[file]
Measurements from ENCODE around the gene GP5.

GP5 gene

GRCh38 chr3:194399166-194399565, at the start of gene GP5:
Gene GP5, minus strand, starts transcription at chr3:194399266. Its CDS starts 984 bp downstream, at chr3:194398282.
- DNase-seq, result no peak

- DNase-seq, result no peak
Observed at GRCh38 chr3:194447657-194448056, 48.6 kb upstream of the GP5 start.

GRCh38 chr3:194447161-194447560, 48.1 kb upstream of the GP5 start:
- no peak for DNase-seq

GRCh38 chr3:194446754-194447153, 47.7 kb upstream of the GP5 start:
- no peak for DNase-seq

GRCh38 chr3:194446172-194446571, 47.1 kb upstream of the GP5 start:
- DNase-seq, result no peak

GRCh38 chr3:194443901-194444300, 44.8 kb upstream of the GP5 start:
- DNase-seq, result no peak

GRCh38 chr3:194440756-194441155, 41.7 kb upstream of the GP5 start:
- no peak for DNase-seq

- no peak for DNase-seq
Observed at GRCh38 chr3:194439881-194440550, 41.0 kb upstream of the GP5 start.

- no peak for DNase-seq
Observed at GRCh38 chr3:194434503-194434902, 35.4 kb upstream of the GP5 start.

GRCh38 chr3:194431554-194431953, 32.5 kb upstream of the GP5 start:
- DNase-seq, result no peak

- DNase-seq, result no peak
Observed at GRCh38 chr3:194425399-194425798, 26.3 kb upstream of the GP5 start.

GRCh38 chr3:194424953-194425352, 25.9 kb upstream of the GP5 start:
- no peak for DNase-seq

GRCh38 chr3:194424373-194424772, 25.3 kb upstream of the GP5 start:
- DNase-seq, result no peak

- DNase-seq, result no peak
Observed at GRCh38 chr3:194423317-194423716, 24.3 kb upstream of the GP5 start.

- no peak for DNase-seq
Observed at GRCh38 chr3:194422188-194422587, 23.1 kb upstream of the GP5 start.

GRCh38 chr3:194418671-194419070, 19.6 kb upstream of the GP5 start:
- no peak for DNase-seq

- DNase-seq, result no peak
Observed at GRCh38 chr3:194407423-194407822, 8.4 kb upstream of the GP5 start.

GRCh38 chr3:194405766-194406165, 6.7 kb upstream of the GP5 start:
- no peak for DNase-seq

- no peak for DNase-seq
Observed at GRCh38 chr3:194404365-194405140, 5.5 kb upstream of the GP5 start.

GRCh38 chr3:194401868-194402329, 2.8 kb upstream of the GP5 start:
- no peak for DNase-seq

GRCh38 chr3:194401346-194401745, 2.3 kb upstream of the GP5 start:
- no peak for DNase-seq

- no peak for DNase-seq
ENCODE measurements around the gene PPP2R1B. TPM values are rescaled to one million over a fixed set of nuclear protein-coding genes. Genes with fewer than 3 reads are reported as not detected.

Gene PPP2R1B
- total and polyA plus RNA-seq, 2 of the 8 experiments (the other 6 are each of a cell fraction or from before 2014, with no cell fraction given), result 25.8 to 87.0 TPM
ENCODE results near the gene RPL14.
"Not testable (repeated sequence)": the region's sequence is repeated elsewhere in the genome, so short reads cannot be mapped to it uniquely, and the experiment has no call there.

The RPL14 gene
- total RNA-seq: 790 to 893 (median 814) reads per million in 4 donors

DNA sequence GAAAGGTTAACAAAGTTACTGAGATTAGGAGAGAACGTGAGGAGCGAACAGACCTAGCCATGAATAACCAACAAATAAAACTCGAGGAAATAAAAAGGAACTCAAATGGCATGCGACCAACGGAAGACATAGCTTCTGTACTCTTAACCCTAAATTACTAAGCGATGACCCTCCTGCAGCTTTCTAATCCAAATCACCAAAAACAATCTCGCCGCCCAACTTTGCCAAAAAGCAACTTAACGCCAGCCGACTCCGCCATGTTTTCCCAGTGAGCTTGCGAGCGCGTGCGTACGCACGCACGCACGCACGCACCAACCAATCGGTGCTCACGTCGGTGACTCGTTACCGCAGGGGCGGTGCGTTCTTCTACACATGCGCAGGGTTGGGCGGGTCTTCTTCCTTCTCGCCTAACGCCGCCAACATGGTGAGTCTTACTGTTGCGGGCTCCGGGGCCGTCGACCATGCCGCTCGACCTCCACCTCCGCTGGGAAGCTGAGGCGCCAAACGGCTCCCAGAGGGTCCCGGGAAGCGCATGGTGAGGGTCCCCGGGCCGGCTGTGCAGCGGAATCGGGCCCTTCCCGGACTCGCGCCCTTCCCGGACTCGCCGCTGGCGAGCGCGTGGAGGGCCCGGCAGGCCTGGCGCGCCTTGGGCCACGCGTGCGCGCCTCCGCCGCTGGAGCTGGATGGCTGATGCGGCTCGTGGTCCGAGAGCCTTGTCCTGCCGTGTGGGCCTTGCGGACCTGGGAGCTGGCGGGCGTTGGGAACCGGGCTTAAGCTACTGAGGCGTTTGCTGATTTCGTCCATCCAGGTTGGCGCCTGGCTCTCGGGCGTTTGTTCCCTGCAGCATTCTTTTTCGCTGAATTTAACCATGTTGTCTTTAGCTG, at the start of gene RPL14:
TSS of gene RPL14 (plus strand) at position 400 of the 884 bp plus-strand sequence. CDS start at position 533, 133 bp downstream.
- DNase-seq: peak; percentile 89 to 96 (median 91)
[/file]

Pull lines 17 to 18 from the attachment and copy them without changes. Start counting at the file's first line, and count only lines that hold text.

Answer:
- no peak for DNase-seq

- no peak for DNase-seq